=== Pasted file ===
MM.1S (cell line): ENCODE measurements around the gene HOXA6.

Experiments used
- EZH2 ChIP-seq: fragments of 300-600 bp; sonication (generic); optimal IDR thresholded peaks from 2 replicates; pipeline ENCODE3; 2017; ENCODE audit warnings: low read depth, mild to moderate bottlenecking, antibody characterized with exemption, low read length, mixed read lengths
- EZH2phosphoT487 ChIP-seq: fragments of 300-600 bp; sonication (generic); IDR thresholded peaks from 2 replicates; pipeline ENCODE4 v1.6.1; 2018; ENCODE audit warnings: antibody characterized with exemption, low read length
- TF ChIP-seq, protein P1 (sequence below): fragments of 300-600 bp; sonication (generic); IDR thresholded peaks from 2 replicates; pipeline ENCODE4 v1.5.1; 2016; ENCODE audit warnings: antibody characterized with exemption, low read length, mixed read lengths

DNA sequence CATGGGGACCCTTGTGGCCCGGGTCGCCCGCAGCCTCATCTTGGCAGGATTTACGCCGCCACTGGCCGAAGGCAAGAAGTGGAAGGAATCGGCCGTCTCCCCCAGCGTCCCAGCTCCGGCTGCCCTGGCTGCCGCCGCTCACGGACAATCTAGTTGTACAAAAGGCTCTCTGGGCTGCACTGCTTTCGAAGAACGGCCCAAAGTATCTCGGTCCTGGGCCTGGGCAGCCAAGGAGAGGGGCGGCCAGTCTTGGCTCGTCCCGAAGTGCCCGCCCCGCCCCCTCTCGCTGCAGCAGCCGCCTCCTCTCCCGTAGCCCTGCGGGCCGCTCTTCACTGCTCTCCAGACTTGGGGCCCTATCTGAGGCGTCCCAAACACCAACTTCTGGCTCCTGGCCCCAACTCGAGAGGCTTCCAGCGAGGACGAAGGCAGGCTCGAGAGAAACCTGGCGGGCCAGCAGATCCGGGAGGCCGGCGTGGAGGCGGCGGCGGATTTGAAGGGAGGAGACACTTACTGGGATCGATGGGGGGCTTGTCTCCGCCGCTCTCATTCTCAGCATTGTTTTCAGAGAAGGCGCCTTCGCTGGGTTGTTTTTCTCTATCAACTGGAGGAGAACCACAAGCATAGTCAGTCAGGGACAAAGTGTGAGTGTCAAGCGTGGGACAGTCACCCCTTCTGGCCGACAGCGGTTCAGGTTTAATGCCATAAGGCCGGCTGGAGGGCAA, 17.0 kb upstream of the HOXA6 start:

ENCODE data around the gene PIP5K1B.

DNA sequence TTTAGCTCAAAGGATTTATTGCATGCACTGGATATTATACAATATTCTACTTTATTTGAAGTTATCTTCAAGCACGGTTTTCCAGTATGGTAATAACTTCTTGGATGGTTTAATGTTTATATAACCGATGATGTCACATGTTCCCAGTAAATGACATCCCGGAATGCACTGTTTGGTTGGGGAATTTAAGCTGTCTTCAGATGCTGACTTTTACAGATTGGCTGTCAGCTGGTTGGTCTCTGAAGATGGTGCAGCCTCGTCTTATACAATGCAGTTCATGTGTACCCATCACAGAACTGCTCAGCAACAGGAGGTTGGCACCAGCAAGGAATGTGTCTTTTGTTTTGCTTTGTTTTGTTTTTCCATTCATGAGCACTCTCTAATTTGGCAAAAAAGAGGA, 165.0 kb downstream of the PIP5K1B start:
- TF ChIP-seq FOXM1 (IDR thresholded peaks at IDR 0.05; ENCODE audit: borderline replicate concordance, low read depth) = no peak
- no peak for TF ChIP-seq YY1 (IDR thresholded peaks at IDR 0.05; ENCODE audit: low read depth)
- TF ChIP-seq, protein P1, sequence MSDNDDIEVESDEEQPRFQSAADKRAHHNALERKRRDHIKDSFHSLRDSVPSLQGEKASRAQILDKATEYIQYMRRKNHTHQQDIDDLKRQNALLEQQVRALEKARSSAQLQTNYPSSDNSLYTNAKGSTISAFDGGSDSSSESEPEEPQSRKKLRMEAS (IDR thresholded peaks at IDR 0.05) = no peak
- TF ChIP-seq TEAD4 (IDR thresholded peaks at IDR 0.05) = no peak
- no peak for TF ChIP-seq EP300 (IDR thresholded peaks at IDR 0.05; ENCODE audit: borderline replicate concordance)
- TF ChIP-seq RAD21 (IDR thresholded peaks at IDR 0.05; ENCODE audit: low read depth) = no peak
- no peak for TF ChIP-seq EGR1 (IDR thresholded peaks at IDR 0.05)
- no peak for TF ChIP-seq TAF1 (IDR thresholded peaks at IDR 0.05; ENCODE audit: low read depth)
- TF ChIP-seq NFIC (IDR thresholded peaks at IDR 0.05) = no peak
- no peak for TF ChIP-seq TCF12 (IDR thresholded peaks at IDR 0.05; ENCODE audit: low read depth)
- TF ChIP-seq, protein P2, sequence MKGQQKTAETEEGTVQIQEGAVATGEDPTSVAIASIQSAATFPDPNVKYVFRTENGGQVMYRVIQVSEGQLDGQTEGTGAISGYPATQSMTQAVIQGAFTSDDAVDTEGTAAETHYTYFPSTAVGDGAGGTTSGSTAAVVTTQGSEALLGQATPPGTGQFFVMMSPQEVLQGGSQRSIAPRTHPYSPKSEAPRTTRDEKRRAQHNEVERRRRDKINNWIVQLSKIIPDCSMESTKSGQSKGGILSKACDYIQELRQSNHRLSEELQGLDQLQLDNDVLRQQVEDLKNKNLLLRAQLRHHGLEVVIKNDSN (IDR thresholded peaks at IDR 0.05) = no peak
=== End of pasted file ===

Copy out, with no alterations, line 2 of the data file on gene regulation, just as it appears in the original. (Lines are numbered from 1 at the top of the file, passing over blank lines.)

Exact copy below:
Experiments used